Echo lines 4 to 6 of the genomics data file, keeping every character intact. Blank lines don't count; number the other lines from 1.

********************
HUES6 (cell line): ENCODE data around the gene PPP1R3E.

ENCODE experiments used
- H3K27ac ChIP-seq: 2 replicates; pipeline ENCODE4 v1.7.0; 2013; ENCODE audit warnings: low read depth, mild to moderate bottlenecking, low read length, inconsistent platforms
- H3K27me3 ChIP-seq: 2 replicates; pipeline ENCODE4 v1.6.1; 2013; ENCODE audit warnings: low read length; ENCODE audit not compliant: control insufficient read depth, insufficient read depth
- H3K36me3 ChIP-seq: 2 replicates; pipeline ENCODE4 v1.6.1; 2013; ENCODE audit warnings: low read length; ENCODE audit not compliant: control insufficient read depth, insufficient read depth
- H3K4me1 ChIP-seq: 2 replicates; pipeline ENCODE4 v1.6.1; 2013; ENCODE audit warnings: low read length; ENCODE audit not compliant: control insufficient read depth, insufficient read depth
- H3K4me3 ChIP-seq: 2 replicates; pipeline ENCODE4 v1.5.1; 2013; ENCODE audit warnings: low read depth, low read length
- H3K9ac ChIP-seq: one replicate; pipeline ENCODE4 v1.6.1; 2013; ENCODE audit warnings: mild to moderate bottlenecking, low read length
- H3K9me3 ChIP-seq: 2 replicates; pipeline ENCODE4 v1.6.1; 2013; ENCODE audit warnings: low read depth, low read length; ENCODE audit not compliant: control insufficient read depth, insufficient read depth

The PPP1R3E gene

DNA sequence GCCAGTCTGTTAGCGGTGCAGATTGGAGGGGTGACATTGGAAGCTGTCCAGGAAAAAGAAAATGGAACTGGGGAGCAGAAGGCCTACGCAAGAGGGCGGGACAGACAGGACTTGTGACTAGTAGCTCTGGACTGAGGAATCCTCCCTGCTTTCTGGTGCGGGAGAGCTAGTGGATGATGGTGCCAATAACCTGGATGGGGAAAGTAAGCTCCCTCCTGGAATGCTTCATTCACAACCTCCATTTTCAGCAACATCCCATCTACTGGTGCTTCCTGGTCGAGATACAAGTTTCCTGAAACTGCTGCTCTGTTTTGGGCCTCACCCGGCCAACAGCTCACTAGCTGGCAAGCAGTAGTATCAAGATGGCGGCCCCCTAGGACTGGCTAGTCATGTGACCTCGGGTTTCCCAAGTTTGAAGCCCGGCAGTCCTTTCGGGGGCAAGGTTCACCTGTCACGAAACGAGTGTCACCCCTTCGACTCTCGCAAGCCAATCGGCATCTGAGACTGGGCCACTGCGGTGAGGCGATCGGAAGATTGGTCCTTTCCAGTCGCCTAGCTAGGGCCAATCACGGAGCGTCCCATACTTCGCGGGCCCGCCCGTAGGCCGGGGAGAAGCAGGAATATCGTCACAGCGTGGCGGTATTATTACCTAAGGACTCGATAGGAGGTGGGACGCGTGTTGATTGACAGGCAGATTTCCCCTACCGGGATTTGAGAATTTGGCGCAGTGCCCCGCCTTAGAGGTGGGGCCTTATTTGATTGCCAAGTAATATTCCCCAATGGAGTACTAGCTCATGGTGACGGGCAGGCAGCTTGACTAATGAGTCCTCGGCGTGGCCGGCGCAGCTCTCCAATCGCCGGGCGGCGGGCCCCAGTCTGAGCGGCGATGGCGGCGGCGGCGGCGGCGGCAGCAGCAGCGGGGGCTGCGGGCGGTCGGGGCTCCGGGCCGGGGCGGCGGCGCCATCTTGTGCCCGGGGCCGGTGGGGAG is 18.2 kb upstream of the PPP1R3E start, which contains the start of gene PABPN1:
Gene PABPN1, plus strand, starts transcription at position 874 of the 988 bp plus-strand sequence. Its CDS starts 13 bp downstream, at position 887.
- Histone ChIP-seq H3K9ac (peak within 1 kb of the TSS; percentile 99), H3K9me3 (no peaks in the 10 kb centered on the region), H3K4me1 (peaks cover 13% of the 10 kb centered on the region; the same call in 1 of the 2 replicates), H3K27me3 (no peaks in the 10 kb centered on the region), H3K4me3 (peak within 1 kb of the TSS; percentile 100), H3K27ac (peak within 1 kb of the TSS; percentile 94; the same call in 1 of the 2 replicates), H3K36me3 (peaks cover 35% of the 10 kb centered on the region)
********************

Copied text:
- H3K27me3 ChIP-seq: 2 replicates; pipeline ENCODE4 v1.6.1; 2013; ENCODE audit warnings: low read length; ENCODE audit not compliant: control insufficient read depth, insufficient read depth
- H3K36me3 ChIP-seq: 2 replicates; pipeline ENCODE4 v1.6.1; 2013; ENCODE audit warnings: low read length; ENCODE audit not compliant: control insufficient read depth, insufficient read depth
- H3K4me1 ChIP-seq: 2 replicates; pipeline ENCODE4 v1.6.1; 2013; ENCODE audit warnings: low read length; ENCODE audit not compliant: control insufficient read depth, insufficient read depth